'Unearthly' beauty tops jobs? Obama freezes mining near Grand Canyon.
Mining companies say the decision could cost the regional economy billions of dollars. Environmentalists disagree and say mining near the Grand Canyon would mar a natural treasure.
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Several moves afoot in Congress aim to unwind the presidential action. A measure appended to a House bill that funds the Department of Interior targets such regulations. And legislation unveiled in the House and Senate last month – backed by Sen. John McCain (R) of Arizona – would nullify the move.Skip to next paragraph
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The Wednesday decision does not take effect for another 30 days. Even after that, Congress has 90 days in which it could – through a joint resolution that would not need President Obama's signature – reverse the measure. With Democrats controlling the Senate, this is seen as unlikely.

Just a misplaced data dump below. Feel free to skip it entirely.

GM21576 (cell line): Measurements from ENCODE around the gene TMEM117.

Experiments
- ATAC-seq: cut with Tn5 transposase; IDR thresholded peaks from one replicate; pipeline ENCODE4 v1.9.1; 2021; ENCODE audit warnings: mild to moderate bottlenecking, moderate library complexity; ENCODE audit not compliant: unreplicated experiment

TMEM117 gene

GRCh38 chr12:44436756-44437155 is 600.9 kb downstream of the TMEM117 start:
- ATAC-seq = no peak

Moreover, such a move would flout history and an American icon, say environmentalists.
But mining advocates say the White House move to squelch mining could raise the "jobs issue." It takes "$30 billion of American economic wealth and jobs off the table," Bob Weidner, director of government affairs for American Clean Energy Resources Trust, a pro-mining advocacy group, told the Monitor in June.
A BLM analysis suggests that the impact will be far less. Under the new plan, $1.2 billion in regional economic output over 20 years is expected versus $3.4 billion under the scenario in which mining went ahead unfettered.
President Roosevelt, who once described the canyon in personal letters as “beautiful and terrible and unearthly” was the first to use his presidential authority to withdraw the Grand Canyon from mining development – until Congress in 1919 created Grand Canyon National Park.
Now Mr. Obama has taken a major step in the same direction.
"This is a great move by the Obama administration, and we commend them for protecting the Grand Canyon from new uranium mining," says Jane Danowitz, director of the US public land program at the Pew Environment Group in Washington. "Looking down the road, this is something he will be long remembered for – preserving this place so special to the American people from harmful mining."
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